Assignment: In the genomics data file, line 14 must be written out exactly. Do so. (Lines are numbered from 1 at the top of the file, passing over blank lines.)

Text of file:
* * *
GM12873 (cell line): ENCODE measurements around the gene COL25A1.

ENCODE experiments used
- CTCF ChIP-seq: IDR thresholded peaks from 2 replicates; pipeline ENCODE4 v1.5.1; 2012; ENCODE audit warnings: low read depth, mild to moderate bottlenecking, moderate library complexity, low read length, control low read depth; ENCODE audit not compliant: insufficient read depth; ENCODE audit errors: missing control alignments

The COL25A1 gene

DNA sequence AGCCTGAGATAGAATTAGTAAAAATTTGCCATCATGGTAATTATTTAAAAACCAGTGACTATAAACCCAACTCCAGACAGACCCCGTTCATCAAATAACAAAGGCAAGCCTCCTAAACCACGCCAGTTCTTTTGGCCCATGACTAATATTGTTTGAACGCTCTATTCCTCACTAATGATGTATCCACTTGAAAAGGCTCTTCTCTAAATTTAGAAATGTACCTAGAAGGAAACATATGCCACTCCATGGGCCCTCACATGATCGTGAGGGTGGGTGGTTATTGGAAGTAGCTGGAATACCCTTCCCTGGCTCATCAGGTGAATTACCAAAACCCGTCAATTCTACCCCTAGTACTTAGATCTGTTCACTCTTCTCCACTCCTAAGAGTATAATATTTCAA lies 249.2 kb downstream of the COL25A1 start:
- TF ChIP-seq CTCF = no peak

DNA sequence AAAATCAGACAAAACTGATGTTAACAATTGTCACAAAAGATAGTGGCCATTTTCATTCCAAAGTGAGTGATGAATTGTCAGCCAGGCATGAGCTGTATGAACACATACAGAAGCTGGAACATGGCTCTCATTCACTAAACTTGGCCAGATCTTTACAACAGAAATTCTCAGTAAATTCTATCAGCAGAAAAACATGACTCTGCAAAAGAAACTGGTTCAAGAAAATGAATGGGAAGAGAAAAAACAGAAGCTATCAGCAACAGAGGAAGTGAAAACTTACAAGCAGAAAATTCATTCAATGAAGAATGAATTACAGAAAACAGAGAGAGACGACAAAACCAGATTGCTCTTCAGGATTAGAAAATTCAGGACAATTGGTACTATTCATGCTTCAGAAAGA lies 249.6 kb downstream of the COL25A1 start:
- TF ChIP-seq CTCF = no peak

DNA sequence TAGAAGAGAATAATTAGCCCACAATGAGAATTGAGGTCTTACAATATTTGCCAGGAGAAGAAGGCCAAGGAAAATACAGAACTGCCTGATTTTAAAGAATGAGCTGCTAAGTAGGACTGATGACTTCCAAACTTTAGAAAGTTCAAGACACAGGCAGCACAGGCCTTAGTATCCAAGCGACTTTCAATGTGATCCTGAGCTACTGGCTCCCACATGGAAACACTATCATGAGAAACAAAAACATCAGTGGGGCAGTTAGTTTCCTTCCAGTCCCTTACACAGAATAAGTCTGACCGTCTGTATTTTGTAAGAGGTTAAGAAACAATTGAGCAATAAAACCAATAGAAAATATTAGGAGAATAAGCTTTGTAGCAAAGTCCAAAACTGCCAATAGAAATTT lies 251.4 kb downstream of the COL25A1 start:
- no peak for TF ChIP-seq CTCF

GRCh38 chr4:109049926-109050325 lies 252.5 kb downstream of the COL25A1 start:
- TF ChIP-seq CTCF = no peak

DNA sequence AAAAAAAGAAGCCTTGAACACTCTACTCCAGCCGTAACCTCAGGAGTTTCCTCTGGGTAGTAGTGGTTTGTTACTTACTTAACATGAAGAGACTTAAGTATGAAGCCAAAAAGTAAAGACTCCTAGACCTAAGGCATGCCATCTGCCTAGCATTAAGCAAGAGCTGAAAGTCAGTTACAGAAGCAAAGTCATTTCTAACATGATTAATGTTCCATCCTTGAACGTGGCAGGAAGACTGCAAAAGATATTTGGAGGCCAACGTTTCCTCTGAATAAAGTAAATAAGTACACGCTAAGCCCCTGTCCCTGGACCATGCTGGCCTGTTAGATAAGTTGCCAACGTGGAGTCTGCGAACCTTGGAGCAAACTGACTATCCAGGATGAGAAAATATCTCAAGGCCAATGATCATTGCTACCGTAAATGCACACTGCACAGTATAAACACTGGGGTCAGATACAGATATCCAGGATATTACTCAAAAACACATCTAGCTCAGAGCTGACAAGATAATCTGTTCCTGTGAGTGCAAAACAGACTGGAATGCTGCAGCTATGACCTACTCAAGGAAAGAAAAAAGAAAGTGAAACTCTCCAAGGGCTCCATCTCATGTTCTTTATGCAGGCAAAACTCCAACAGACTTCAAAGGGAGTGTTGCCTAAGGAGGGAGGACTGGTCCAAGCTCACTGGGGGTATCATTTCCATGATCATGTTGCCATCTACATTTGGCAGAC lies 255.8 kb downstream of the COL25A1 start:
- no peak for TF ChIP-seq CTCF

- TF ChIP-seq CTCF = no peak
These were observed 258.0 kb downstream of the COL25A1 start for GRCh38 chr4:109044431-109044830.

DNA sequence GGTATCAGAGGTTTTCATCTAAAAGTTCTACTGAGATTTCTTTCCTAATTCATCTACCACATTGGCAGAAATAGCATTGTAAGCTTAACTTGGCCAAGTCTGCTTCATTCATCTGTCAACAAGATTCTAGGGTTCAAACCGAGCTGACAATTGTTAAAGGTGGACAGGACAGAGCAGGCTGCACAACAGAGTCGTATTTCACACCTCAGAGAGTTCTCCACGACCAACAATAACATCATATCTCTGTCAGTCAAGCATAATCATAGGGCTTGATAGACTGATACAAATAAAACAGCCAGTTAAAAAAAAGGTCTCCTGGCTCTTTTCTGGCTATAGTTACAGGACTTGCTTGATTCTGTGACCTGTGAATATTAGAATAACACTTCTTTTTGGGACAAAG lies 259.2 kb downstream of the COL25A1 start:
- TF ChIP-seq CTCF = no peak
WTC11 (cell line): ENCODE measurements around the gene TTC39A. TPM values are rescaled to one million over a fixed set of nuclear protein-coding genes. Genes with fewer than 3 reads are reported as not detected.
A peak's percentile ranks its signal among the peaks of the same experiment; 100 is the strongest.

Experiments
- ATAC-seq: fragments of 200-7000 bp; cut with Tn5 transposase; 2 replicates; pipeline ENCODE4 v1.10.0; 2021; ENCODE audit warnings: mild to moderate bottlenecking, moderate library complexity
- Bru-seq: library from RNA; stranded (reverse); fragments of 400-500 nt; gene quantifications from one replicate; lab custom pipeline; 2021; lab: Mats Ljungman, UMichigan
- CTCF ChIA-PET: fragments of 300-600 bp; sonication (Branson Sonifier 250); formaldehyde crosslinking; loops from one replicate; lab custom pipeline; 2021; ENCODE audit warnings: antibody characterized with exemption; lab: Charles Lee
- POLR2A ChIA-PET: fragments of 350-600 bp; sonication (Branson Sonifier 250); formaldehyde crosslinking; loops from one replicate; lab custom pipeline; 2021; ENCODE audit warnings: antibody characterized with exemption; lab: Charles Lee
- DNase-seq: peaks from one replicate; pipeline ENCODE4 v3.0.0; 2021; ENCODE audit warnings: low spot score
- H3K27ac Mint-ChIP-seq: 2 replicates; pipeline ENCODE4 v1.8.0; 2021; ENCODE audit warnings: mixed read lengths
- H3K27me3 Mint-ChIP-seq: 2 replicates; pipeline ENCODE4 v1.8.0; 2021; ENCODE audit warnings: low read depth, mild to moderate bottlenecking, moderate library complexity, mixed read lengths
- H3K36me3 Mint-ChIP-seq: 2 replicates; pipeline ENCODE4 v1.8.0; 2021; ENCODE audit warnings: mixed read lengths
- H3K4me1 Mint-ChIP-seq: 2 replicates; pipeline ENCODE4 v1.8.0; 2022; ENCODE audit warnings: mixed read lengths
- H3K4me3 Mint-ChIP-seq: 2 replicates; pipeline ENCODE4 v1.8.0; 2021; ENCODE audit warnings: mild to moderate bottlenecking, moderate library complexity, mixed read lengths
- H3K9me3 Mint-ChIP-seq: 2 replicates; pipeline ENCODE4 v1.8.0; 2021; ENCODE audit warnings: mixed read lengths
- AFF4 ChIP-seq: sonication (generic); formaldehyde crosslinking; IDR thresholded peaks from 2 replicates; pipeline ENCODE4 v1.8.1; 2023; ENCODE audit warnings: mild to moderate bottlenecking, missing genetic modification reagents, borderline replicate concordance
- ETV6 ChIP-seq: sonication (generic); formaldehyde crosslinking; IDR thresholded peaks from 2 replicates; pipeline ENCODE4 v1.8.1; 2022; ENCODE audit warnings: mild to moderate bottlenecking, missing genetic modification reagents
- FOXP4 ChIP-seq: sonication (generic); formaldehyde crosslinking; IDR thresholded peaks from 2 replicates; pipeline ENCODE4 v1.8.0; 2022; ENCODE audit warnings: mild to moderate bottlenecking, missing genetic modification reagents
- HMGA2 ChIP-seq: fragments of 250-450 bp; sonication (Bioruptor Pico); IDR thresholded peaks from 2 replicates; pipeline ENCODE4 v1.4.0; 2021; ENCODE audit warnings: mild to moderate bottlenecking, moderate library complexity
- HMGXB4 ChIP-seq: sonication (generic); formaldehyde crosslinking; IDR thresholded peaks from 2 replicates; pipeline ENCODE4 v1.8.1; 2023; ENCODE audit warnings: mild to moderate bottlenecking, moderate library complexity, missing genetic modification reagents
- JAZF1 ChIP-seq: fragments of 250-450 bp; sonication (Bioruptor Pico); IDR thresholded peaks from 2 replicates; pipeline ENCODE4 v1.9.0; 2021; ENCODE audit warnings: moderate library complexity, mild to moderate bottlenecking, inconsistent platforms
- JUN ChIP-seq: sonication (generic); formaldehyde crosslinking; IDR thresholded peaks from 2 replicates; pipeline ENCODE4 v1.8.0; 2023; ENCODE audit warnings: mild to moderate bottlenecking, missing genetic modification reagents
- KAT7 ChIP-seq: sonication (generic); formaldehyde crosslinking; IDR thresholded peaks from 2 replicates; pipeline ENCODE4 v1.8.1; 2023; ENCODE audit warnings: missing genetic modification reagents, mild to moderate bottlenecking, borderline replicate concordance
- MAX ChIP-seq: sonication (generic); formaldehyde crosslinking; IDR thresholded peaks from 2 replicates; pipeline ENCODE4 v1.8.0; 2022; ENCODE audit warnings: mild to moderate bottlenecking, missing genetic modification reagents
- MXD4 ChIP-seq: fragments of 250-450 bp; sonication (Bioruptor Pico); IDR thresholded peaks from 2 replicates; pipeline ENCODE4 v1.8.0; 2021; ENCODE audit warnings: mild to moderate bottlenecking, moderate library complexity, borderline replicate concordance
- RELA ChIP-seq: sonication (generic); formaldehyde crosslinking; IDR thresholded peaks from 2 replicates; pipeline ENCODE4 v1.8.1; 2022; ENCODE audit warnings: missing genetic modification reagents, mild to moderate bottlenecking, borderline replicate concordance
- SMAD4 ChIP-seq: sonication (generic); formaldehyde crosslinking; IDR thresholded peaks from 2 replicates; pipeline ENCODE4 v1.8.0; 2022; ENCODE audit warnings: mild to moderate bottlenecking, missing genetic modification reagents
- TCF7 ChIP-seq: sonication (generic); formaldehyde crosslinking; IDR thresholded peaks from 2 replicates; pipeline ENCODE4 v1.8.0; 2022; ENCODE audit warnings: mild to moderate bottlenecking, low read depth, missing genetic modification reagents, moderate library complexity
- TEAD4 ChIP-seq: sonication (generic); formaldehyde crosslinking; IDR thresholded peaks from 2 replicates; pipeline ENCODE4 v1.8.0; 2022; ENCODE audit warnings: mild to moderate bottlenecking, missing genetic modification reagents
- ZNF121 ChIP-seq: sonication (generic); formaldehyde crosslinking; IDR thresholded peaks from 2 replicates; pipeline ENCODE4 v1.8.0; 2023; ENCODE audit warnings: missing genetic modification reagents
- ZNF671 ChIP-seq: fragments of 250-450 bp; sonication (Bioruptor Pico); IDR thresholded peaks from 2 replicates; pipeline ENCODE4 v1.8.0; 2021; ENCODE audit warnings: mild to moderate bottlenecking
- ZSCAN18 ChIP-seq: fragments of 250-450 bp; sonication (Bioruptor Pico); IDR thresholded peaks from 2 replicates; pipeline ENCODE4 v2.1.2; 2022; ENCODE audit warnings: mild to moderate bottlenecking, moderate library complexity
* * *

- no peak for TF ChIP-seq CTCF